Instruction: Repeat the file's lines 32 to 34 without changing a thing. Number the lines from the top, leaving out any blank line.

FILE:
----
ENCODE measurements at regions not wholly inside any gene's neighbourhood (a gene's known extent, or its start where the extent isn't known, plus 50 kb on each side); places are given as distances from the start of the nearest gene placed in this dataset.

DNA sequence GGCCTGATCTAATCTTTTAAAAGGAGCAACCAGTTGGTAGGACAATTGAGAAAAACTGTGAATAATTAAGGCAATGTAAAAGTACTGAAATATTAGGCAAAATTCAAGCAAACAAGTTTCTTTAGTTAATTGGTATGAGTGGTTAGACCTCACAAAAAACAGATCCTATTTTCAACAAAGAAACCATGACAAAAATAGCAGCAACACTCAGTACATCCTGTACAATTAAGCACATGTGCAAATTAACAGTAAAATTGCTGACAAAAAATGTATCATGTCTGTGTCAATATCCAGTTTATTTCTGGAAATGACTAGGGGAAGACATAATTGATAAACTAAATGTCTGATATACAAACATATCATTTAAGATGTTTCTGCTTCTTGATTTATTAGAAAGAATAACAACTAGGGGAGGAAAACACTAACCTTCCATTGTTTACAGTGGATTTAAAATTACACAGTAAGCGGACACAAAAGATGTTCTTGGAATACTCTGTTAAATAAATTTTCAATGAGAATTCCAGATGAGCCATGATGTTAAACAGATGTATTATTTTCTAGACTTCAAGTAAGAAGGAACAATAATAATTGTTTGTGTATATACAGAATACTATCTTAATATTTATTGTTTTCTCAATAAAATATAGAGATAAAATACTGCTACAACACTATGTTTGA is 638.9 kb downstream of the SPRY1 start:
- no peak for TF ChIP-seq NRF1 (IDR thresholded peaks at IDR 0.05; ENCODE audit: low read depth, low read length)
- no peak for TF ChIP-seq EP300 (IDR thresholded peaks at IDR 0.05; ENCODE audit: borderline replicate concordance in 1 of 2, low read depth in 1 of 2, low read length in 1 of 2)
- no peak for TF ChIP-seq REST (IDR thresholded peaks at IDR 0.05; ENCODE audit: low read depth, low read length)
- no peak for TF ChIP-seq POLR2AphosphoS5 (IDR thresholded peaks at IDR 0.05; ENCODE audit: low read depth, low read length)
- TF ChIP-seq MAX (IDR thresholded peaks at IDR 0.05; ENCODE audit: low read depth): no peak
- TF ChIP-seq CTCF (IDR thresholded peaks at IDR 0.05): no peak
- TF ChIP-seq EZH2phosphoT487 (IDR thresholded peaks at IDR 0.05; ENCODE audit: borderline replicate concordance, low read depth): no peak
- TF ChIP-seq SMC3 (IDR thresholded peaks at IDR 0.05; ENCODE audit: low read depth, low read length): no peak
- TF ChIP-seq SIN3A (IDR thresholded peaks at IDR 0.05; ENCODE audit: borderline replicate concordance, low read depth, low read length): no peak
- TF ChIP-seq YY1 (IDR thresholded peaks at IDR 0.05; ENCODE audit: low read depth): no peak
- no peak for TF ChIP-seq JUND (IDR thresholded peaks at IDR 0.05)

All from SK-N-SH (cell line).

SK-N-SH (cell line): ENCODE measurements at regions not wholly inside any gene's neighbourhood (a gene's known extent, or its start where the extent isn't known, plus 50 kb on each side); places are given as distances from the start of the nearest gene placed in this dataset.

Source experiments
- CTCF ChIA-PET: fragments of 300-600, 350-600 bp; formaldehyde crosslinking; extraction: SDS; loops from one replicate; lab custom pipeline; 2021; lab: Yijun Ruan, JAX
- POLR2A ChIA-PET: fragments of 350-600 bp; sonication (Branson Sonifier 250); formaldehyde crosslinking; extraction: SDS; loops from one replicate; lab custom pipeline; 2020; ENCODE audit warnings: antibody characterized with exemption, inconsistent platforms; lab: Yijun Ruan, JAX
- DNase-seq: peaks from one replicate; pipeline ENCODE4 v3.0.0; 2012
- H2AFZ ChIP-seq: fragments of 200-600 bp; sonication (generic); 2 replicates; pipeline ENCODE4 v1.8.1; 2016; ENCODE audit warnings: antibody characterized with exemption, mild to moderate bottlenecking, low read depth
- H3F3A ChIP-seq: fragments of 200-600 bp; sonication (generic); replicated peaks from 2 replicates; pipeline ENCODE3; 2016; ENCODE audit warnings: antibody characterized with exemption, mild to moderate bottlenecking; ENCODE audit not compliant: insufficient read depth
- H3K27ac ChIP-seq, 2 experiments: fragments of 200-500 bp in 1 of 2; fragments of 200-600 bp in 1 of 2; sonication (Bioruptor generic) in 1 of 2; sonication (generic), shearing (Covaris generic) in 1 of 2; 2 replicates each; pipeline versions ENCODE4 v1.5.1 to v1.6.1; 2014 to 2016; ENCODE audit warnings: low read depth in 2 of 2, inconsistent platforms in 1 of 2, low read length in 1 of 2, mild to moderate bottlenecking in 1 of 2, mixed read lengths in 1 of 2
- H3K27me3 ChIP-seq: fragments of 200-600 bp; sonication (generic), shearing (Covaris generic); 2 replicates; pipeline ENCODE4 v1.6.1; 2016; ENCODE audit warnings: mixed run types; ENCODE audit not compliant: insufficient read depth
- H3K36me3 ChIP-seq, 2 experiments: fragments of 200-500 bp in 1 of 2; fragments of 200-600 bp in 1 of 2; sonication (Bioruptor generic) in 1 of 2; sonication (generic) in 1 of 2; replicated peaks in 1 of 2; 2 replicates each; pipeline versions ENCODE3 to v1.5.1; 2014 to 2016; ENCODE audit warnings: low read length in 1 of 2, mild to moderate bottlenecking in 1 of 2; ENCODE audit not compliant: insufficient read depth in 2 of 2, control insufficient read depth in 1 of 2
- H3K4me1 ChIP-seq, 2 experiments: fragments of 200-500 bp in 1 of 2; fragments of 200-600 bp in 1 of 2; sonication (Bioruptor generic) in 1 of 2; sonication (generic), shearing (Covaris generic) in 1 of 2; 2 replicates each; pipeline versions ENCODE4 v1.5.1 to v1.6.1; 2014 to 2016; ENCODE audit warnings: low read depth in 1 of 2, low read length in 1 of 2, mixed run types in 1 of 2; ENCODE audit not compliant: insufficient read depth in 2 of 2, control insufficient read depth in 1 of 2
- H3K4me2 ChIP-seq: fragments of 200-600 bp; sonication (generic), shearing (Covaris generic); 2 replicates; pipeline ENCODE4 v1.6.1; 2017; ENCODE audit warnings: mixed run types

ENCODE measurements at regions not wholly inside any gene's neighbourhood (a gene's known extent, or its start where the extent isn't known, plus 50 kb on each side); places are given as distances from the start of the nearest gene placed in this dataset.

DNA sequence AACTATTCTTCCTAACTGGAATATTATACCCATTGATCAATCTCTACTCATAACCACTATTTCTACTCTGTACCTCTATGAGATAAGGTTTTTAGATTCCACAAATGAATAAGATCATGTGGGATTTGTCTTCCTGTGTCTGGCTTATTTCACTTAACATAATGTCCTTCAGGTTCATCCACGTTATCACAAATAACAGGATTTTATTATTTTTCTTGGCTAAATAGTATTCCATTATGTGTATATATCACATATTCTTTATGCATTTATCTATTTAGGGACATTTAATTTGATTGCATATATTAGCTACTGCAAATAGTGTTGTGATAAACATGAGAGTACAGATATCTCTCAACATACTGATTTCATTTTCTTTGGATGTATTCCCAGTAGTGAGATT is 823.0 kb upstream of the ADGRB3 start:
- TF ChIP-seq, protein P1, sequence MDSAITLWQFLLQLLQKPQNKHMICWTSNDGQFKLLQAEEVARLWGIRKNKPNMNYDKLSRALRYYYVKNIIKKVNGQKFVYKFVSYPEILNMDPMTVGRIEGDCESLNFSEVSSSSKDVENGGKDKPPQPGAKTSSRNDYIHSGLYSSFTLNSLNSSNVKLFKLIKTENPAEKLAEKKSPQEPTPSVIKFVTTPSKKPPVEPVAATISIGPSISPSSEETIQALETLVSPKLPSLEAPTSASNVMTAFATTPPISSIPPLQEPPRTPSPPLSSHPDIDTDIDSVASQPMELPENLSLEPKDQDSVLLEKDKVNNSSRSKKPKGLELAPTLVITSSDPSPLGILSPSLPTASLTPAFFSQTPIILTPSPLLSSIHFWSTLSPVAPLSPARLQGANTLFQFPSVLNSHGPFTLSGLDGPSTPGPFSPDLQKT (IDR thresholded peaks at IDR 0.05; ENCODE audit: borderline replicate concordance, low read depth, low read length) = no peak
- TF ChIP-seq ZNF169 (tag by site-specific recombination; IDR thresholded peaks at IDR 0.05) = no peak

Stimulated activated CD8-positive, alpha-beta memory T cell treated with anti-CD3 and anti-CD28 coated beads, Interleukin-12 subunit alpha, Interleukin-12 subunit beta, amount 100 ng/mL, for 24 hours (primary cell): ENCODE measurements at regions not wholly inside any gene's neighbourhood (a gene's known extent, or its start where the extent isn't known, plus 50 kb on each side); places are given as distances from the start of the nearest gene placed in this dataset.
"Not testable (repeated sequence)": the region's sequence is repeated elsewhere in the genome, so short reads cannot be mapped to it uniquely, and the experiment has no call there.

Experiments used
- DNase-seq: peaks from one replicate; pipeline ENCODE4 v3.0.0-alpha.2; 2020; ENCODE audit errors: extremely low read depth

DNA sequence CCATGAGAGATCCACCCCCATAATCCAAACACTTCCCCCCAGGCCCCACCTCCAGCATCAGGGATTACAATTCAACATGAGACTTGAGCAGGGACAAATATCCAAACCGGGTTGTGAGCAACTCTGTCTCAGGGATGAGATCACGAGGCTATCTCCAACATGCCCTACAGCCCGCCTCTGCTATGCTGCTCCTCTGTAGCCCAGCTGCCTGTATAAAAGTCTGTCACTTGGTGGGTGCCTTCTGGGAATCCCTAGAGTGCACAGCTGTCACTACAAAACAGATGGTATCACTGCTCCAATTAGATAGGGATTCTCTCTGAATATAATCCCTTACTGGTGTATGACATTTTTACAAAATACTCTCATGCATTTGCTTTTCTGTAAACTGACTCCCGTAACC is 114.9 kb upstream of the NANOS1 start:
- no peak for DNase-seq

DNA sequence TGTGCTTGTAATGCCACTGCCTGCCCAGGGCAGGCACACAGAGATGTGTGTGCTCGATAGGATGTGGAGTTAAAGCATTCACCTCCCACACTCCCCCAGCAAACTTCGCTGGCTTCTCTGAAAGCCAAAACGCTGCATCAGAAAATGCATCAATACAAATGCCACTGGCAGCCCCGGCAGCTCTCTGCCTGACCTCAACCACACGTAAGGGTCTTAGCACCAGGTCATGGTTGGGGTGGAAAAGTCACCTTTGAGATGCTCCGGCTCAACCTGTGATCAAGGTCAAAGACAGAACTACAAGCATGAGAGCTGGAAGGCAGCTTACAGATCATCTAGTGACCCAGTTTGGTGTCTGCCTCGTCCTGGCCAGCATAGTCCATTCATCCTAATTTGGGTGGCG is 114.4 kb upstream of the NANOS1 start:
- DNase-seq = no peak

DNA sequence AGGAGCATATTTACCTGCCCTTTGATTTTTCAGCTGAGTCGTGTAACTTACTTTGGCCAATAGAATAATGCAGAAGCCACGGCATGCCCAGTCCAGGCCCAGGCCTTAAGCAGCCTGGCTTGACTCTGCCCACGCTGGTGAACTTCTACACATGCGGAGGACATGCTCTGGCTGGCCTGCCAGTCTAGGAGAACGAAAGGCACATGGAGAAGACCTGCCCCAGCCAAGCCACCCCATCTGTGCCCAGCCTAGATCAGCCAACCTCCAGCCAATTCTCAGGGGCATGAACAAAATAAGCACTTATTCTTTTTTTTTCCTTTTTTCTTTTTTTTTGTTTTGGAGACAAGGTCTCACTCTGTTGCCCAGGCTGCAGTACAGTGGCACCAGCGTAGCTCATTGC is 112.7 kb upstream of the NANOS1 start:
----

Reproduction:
"Not testable (repeated sequence)": the region's sequence is repeated elsewhere in the genome, so short reads cannot be mapped to it uniquely, and the experiment has no call there.

Experiments used
- DNase-seq: peaks from one replicate; pipeline ENCODE4 v3.0.0-alpha.2; 2020; ENCODE audit errors: extremely low read depth